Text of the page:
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September 3, 2007

The Barber of Seville

Tom McLaughlin

It's like the Grand Canyon, the Sistine Chapel, or the Madonna. You just have to see it. You can't describe it, put it on postcards or watch it on television.

The Sydney Opera House is so much more than a building. It's the symbol of Australia, like the Statute of Liberty is to America. "Waltzing Matilda" seems to blast out from the eves. And, believe me, when you go inside, it is nothing like I or anyone else expects. The rawness of the country is housed there. No flourishes, velvet curtains or other embellishments. Just raw Australia.

My daughter Christine and I took a dinner cruise before the opera. We were on a restaurant-type boat with about 30 or so Chinese teenagers, all in full explosion of excitement. They were running up and down back and forth chattering in their beautiful native language with the high pitches and low tones. They ran out onto the decks during the meal letting in a blast of cold air. (It was winter there). There was just one other table not involved in the fray and neither of us seemed to mind the energy of youth erupting around us.

I had never seen a live opera before, only on Maryland Public Television. Christine had never seen an opera before, period. The tickets cost $248 U.S. each for decent seats. The partial view seats were $58. I cringed when I hit yes on the debit card bringing this evenings total including dinner to around $600.

I really didn't know what to expect. I justified because we would be in Sydney only once and to hear an opera in the opera house has to be a lifetime experience. And it was, oh, the Barber of Seville was sooo good

One of the savings graces was the English translation running in a ribbon above the stage. The music and some words were familiar because they open the movie "Mrs. Doubtfire" where Robin Williams sings small segments of it. (My apologies to Roy Meachum for putting Robin Williams and opera together in the same sentence) Two classic comedies became intertwined in one's mind, unable to shake one from the other.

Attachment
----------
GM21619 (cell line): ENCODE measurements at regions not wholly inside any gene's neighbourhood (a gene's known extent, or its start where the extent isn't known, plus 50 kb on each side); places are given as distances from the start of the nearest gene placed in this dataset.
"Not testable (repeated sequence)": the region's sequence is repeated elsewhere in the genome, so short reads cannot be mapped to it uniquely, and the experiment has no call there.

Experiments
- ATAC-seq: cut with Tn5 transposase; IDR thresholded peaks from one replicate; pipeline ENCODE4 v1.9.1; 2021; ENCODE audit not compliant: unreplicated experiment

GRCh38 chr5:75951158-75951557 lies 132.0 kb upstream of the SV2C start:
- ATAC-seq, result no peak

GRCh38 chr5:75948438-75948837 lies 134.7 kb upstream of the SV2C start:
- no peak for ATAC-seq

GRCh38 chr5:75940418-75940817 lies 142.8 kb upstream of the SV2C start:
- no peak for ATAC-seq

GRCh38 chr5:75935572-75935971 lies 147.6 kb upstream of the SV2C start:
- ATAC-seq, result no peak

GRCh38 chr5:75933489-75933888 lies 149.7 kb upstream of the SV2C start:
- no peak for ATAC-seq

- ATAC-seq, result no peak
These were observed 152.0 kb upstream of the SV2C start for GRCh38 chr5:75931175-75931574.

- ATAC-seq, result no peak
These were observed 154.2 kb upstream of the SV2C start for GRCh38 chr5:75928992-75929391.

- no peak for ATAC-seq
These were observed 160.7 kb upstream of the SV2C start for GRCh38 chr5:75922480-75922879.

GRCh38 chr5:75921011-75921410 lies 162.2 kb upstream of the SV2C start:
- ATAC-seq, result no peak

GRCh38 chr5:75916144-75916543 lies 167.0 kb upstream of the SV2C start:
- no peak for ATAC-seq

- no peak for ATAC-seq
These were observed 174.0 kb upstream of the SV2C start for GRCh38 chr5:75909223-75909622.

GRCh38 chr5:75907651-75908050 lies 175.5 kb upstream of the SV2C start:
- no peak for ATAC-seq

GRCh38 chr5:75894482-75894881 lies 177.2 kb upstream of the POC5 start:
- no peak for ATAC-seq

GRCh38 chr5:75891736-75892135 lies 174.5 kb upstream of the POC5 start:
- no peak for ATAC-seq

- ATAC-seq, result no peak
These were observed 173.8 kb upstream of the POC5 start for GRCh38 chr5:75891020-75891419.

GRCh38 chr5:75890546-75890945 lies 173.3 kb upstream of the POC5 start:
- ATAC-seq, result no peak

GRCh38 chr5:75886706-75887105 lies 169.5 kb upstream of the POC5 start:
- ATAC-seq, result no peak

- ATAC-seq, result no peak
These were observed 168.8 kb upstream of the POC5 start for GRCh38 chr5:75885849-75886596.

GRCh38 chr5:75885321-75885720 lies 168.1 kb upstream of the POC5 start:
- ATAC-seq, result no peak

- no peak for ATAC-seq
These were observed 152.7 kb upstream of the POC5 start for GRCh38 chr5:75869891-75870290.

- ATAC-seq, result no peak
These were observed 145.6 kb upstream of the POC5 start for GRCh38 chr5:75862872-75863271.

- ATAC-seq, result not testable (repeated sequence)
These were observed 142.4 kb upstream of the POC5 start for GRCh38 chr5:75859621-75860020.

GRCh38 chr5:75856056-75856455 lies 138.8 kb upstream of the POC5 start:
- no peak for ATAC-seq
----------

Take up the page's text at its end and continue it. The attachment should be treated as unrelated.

The Australians added comic touches which made the performance fall down funny. They included a bicycle in segments. The part of Count Almavia was played by a Chinese person and when he went he went into disguise, to woo the lady, he became a Charlie Chan character, complete with beaver teeth and accent. Figaro, the Barber, was hilarious, even if you didn't know what was going on. Minor parts were camped up when the painter waved his work "For Sale" at regular intervals.

To have been in Sydney, to have seen the opera house, to have attended an opera, to have enjoyed the opera and not pretended to, and to have your teenage daughter exclaiming "I am glad this is was my first opera," all mounted together to have been a brilliant! brilliant! (as the Australians say) experience, forever relived whenever the words Figaro! Figaro! are heard.

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